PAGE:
|Home | About | Journals | Submit | Contact Us | Français|
Glandular odontogenic cyst (GOC) is an uncommon jaw bone cyst of odontogenic origin described in 1987 by Gardner et al. It is a cyst having an unpredictable and potentially aggressive behaviour. It also has the propensity to grow to a large size and tendency to recur with only 111 cases having been reported thus far. The first case occurred in a 42-year-old female and presented as a localized swelling extending from 19 to 29 regions. There was a history of traumatic injury at the site. There was evidence of bicortical expansion and radiographs revealed a multilocular radiolucency. The second case occurred in a 21-year-old male, as a large swelling in the mandible and radiograph revealed radiolucency in the region. On histopathological examination, these lesions were diagnosed as GOC. It was concluded that, two cases submitted by us correlate with the existing literature that GOC’s affect more commonly in the middle age group, having predilection for mandible and that trauma could be a precipitating factor for its occurrence. The increased recurrence rates can be due to its intrinsic biological behavior, multilocularity of the cyst, and incomplete removal of the lining following conservative treatment.
Glandular odontogenic cyst (GOC) is an uncommon jaw bone cyst of odontogenic origin, first described in 1988 by Gardner et al.  as a distinct clinicopathologic entity. In 1987, Padayachee and Van Wyk  reported two cases that were similar to Botryoid odontogenic cyst (BOC) but with a glandular element and proposed the term ‘Sialo odontogenic cyst’. The GOC is included in the WHO histologic typing of odontogenic tumors under the terms GOC or Sialo odontogenic cyst . To the best of our knowledge, only 111 cases of GOC has been reported in the literature  and Magnusson et al.  observed that only 0.012% of the cysts seen on the oral cavity have fulfilled the criteria of GOC microscopically.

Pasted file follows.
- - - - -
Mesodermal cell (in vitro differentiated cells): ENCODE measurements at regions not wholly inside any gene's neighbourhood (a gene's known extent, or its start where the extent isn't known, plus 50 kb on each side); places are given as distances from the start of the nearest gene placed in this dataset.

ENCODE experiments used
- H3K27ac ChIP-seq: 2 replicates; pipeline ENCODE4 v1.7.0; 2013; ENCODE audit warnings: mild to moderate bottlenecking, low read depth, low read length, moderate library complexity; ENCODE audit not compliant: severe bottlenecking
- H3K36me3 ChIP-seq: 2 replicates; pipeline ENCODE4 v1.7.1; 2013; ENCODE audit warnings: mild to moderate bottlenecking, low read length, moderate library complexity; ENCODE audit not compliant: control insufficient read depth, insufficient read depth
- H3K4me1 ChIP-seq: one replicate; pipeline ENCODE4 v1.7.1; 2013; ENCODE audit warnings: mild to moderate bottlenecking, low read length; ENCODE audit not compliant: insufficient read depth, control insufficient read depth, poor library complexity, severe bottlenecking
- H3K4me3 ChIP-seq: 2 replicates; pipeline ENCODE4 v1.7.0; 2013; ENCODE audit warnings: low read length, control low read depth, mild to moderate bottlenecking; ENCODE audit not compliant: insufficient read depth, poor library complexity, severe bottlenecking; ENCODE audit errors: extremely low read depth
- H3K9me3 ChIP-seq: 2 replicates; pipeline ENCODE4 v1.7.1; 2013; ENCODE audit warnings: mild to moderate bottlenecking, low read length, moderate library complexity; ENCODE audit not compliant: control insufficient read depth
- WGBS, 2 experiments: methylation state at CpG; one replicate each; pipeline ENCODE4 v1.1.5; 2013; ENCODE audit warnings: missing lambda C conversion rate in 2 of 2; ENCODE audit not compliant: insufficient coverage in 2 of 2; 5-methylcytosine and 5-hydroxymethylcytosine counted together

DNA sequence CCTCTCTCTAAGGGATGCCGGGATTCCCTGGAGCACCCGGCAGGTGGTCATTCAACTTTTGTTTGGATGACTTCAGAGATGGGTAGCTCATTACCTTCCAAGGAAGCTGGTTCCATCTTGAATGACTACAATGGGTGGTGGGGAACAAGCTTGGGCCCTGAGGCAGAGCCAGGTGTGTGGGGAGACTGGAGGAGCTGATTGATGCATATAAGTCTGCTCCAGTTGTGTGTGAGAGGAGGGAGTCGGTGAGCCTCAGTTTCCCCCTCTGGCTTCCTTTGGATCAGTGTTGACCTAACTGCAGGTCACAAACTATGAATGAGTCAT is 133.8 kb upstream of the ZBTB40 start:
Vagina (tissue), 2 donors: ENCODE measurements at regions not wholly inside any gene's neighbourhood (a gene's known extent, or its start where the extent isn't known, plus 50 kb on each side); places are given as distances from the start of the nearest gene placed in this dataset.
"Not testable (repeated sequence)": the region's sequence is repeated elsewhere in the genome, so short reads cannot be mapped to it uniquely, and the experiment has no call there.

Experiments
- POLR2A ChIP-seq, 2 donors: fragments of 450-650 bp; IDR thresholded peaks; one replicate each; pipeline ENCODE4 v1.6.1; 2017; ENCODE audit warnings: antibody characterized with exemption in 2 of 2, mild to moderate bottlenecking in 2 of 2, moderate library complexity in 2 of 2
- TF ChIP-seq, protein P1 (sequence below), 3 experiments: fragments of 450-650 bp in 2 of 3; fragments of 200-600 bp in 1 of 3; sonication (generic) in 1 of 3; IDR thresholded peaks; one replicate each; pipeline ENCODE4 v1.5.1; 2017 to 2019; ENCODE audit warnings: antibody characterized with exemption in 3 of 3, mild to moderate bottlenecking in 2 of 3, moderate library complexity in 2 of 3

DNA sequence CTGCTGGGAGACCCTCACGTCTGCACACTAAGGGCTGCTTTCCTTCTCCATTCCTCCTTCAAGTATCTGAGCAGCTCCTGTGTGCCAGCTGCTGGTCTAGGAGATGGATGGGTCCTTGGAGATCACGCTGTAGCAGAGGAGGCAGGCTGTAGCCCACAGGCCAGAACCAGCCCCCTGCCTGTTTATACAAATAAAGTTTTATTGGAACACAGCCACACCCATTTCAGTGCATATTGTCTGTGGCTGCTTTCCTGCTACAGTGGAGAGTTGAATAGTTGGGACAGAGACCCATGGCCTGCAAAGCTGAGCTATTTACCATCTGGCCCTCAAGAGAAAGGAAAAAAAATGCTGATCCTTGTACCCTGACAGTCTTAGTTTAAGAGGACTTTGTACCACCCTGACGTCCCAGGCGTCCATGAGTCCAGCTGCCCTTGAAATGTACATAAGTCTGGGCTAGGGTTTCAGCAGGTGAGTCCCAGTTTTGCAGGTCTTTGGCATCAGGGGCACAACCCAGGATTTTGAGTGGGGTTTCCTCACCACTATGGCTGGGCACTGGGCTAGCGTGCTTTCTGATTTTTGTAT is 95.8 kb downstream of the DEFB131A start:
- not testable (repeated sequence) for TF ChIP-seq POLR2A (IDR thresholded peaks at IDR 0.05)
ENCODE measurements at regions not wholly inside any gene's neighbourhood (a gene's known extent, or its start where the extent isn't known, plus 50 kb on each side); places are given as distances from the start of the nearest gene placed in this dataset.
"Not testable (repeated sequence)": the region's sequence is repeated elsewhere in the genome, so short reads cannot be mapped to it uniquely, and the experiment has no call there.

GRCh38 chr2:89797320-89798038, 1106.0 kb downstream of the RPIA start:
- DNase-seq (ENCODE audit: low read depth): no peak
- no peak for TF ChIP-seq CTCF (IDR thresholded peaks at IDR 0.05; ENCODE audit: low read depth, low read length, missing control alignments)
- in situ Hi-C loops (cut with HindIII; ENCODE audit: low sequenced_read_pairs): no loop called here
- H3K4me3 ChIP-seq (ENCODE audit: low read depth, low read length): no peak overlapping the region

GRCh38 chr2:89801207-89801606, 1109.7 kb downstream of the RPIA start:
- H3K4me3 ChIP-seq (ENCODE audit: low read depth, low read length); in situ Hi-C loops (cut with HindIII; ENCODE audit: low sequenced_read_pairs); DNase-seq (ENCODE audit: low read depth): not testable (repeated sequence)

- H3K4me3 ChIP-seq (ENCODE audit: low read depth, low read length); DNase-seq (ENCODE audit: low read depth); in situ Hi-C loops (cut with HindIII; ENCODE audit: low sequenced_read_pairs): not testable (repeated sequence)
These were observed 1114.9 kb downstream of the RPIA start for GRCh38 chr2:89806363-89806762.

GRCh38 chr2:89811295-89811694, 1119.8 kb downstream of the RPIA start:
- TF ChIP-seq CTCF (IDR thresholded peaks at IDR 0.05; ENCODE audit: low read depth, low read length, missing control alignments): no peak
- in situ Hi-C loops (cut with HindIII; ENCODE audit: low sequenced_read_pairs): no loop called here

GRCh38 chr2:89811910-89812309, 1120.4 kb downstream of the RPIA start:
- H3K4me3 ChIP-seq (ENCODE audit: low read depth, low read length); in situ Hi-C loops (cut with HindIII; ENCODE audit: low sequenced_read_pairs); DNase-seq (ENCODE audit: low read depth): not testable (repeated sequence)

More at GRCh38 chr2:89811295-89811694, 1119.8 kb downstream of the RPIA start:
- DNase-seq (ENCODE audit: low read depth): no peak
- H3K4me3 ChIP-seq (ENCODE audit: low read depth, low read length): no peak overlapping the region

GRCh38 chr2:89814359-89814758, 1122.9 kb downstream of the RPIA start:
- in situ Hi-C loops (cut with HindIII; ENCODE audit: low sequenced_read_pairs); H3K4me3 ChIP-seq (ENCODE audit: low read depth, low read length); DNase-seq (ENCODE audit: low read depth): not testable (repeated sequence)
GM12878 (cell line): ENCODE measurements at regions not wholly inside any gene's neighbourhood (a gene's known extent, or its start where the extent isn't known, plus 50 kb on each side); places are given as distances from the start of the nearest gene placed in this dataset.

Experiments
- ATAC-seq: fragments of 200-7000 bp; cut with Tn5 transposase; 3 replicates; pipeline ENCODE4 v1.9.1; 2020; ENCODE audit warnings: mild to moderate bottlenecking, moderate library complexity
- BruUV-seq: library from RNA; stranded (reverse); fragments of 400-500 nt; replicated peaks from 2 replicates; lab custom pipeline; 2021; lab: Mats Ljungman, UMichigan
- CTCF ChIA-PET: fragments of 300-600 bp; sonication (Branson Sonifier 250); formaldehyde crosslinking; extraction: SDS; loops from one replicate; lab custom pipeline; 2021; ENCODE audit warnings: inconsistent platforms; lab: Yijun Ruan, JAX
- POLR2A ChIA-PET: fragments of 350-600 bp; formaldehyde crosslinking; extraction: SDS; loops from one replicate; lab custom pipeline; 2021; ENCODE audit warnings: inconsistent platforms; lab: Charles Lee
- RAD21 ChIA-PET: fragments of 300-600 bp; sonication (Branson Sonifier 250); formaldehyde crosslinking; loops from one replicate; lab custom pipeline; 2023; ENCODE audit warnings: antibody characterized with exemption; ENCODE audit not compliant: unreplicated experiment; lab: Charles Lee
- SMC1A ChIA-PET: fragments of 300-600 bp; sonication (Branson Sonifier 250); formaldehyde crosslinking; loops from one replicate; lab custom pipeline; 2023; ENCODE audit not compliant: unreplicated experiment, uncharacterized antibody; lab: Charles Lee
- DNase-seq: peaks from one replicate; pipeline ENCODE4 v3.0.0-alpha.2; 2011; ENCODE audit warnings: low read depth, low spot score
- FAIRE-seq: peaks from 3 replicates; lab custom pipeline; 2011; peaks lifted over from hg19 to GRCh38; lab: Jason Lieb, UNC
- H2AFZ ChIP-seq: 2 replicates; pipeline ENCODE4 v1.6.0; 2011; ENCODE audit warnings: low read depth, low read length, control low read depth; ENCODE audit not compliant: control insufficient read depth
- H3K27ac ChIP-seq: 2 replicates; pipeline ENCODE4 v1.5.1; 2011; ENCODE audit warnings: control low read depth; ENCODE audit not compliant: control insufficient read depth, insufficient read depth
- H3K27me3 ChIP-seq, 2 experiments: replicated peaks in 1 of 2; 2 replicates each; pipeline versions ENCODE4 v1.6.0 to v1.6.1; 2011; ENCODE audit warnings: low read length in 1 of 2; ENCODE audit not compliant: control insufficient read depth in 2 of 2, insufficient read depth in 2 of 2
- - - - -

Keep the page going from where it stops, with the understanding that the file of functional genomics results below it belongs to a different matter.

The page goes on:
Clinically, the most common site of occurrence is mandibular anterior region, presenting as an asymptomatic slow growing swelling . GOC occurs mostly in the middle age and has a slight male predilection [5, 7–12]. Radiologically, these cysts may be unilocular or multilocular with a well-defined border [6, 11, 13]. Histologically, GOC is characterized by a cyst wall lining of non-keratinized epithelium, with papillary projections, nodular thickenings, mucous filled clefts, and ‘mucous lakes’. It also includes cuboidal basal cells, sometimes vacuolated [7, 12]. Treatment of GOC includes curettage and enucleation, although some authors believe marginal resection to be more reliable treatment, due to tendency of the cyst to recur after curettage and enucleation .
In this article, we present two new cases of GOC and focus on the review of clinico-pathologic features, biologic behavior, and features of the lesion considered in the differential diagnosis, which can be often challenging.
A 42-year-old Indian female patient was referred to our hospital for the complaint of swelling in the anterior mandible for the past 15 years. The patient was asymptomatic except for mild pain for the past 2 years. She had suffered trauma to the chin 2 years earlier and subsequently had undergone surgery to treat a swelling in that area. She was unable to provide further information regarding that surgery and histopathological report of the biopsy was not available.
Intraoral examination, revealed an expansile fluctuant swelling extending from 19 to 29 regions (Fig. 1). The overlying mucosa was of normal colour and appearance. Patient had a removable denture replacing the missing anteriors. There was no sensory loss or any other obvious signs of infection.
Panoramic radiograph revealed multilocular radiolucency extending from 19 to 29 regions along with expansion and thinning of buccal and lingual cortical plates (Fig. 2). The provisional diagnosis of Ameloblastoma was given. Aspiration yielded a serous brownish red colored fluid. An incisional biopsy was done and the specimen was sent for histopathological examination. On macroscopic examination, there were two irregular fragments of tissue which was 0.5 × 0.1 cm in dimension, brownish in color, and firm in consistency.